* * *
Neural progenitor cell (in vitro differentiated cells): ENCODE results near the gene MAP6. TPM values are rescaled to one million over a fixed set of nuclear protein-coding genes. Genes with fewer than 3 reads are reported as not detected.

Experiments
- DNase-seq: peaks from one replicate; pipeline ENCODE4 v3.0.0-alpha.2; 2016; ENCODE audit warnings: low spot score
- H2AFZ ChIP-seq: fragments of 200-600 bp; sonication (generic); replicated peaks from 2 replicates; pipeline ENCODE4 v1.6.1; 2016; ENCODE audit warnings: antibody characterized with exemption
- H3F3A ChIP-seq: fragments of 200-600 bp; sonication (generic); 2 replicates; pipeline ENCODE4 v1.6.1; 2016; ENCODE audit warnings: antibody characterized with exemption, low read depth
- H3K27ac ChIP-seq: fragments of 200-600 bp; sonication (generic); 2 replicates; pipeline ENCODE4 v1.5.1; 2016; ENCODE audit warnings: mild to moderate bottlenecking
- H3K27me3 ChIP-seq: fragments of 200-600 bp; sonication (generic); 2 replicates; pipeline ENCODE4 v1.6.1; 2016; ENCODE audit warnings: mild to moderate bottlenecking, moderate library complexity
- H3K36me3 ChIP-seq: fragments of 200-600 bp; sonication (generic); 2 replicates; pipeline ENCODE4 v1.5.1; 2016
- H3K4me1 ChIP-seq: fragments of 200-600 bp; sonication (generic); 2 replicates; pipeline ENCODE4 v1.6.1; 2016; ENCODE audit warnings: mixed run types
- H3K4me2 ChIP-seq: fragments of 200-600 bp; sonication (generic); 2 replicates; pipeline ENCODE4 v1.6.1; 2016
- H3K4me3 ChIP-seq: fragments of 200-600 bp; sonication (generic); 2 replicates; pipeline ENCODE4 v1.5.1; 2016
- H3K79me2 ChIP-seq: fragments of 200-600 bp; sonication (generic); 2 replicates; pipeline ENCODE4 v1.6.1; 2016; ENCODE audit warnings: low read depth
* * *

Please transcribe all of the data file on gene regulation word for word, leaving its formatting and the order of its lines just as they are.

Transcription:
Neural progenitor cell (in vitro differentiated cells): ENCODE results near the gene MAP6. TPM values are rescaled to one million over a fixed set of nuclear protein-coding genes. Genes with fewer than 3 reads are reported as not detected.

Experiments
- DNase-seq: peaks from one replicate; pipeline ENCODE4 v3.0.0-alpha.2; 2016; ENCODE audit warnings: low spot score
- H2AFZ ChIP-seq: fragments of 200-600 bp; sonication (generic); replicated peaks from 2 replicates; pipeline ENCODE4 v1.6.1; 2016; ENCODE audit warnings: antibody characterized with exemption
- H3F3A ChIP-seq: fragments of 200-600 bp; sonication (generic); 2 replicates; pipeline ENCODE4 v1.6.1; 2016; ENCODE audit warnings: antibody characterized with exemption, low read depth
- H3K27ac ChIP-seq: fragments of 200-600 bp; sonication (generic); 2 replicates; pipeline ENCODE4 v1.5.1; 2016; ENCODE audit warnings: mild to moderate bottlenecking
- H3K27me3 ChIP-seq: fragments of 200-600 bp; sonication (generic); 2 replicates; pipeline ENCODE4 v1.6.1; 2016; ENCODE audit warnings: mild to moderate bottlenecking, moderate library complexity
- H3K36me3 ChIP-seq: fragments of 200-600 bp; sonication (generic); 2 replicates; pipeline ENCODE4 v1.5.1; 2016
- H3K4me1 ChIP-seq: fragments of 200-600 bp; sonication (generic); 2 replicates; pipeline ENCODE4 v1.6.1; 2016; ENCODE audit warnings: mixed run types
- H3K4me2 ChIP-seq: fragments of 200-600 bp; sonication (generic); 2 replicates; pipeline ENCODE4 v1.6.1; 2016
- H3K4me3 ChIP-seq: fragments of 200-600 bp; sonication (generic); 2 replicates; pipeline ENCODE4 v1.5.1; 2016
- H3K79me2 ChIP-seq: fragments of 200-600 bp; sonication (generic); 2 replicates; pipeline ENCODE4 v1.6.1; 2016; ENCODE audit warnings: low read depth